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Wednesday, April 18, 2007

 

The Vitebsker – An Inner Perception

The Resting Place of Rebbe Menachem Mendel of Vitebsk in Tiveria
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Tonight and tomorrow, the 1st of Iyar, is the 219th yahrzeit of Rebbe Menachem Mendel of Vitebsk [Horodok], leader of the third generation of the Chassidic movement. The greatness of Rebbe Menachem Mendel of Vitebsk, who spread Chassidic teachings throughout Russia and along the border of Lithuania, rose above all of the other talmidim [disciples] of the Maggid of Mezritch. The Maggid himself willed that, after his own son, Rebbe Menachem Mendel be his inheritor. In all of the letters written by the disciples of the Maggid, Rebbe Menachem Mendel is always the first to sign.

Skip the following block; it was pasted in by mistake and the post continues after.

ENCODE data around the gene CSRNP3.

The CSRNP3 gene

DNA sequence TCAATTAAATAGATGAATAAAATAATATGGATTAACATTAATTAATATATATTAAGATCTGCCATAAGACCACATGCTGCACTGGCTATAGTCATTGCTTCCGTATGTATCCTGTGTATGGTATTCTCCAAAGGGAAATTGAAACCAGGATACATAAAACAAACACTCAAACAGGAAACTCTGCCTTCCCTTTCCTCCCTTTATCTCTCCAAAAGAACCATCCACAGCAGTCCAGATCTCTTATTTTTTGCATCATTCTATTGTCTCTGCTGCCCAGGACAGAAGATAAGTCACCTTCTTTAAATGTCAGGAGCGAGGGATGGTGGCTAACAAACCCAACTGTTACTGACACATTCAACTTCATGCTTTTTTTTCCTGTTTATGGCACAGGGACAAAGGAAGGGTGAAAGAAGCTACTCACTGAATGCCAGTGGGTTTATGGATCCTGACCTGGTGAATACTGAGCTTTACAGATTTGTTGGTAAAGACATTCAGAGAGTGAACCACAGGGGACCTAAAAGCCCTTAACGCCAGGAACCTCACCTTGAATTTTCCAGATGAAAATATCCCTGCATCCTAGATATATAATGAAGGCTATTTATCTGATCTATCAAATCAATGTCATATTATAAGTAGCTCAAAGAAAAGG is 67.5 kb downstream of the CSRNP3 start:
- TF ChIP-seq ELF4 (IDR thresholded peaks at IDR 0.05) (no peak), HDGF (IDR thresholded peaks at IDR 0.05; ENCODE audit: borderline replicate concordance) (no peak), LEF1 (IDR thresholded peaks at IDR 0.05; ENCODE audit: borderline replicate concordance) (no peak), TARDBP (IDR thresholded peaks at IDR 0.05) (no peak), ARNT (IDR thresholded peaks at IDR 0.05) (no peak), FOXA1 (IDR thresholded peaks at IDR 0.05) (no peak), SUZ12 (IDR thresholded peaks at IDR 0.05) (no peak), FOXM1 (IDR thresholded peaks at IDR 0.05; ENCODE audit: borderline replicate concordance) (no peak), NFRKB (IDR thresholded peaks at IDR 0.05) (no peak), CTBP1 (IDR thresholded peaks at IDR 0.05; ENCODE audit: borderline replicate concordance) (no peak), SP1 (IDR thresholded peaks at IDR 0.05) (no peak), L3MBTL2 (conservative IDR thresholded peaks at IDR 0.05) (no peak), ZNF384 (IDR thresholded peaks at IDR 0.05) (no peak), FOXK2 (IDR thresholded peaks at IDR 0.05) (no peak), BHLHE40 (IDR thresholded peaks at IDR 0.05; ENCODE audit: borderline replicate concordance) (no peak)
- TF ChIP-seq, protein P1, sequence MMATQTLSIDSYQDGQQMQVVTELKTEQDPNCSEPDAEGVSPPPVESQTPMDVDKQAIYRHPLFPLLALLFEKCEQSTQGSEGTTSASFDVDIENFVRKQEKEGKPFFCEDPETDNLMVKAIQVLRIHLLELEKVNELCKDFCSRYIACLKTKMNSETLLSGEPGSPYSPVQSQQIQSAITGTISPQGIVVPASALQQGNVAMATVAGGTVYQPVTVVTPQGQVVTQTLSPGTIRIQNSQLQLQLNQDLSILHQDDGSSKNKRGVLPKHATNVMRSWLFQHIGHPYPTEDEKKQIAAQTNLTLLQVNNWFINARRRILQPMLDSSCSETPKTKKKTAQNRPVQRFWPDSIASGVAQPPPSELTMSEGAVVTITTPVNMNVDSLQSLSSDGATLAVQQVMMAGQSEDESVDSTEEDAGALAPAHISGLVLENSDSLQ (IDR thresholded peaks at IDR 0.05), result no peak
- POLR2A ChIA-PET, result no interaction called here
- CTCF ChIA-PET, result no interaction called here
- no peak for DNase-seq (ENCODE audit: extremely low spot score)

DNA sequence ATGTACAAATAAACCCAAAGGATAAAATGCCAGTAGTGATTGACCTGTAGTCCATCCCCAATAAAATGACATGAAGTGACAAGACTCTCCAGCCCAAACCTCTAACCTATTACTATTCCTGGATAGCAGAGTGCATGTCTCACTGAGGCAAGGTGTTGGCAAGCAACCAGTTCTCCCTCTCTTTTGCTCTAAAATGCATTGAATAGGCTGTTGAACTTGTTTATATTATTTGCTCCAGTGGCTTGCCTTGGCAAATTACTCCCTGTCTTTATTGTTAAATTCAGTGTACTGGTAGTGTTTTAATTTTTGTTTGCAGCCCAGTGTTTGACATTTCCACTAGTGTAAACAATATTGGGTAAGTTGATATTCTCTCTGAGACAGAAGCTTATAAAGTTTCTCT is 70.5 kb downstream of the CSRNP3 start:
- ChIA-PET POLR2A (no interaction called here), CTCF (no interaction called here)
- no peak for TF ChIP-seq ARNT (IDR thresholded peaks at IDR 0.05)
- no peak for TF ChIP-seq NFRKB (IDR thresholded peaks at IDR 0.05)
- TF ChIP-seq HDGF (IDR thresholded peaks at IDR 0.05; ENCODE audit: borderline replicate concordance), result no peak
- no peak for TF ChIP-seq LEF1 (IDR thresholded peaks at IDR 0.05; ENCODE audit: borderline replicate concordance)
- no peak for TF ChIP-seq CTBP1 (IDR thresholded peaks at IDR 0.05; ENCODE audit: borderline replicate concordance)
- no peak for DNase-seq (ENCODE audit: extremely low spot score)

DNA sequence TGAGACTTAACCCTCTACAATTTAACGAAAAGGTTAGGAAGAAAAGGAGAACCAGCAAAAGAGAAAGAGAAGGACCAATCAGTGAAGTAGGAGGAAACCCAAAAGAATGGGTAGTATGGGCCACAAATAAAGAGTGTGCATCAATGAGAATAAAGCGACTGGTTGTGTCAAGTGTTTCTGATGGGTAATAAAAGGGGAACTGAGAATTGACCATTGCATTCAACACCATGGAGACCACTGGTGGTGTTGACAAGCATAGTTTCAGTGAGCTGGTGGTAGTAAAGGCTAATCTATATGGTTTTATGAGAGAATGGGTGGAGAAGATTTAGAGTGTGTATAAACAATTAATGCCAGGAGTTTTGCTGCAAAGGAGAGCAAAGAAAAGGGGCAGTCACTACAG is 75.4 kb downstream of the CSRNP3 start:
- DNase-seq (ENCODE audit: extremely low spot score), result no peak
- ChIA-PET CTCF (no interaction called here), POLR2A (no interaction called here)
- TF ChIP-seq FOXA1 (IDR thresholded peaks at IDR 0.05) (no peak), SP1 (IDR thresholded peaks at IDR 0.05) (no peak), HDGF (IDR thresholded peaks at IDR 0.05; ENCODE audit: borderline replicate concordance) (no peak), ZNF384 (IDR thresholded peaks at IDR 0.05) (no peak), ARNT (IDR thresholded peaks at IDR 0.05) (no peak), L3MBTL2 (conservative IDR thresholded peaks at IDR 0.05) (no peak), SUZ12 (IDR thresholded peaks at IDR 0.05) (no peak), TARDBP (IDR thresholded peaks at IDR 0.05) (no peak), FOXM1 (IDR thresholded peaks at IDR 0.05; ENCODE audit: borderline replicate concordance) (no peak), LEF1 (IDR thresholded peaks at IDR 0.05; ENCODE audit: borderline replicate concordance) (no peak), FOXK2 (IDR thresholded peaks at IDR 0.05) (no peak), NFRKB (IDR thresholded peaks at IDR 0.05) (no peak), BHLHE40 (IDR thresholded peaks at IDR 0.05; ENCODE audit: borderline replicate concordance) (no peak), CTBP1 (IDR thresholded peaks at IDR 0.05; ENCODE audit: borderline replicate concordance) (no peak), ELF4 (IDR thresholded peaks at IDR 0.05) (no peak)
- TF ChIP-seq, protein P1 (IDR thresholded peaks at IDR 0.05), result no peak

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UPDATE: The Maggid "Crowns" Reb Mendel
from R. Yosef Zevin’s Sippurei Chassidim, Parshas Pinchas [#382]
The Maggid of Mezritch had Chassidim from Belorussia, who would travel a great distance to be in his presence and learn from him. Once they came to him and expressed their difficulty in making the long, tedious journey. But on the other hand, it was difficult for them to go on for a long time without the teaching and influence of a Rebbe.
The Maggid brought out a garment of his, a belt, and a walking stick, and said, "Take these and give them to a man named Mendeleh in Vitebsk. Whenever it is too difficult for you to come to me, you can go to him."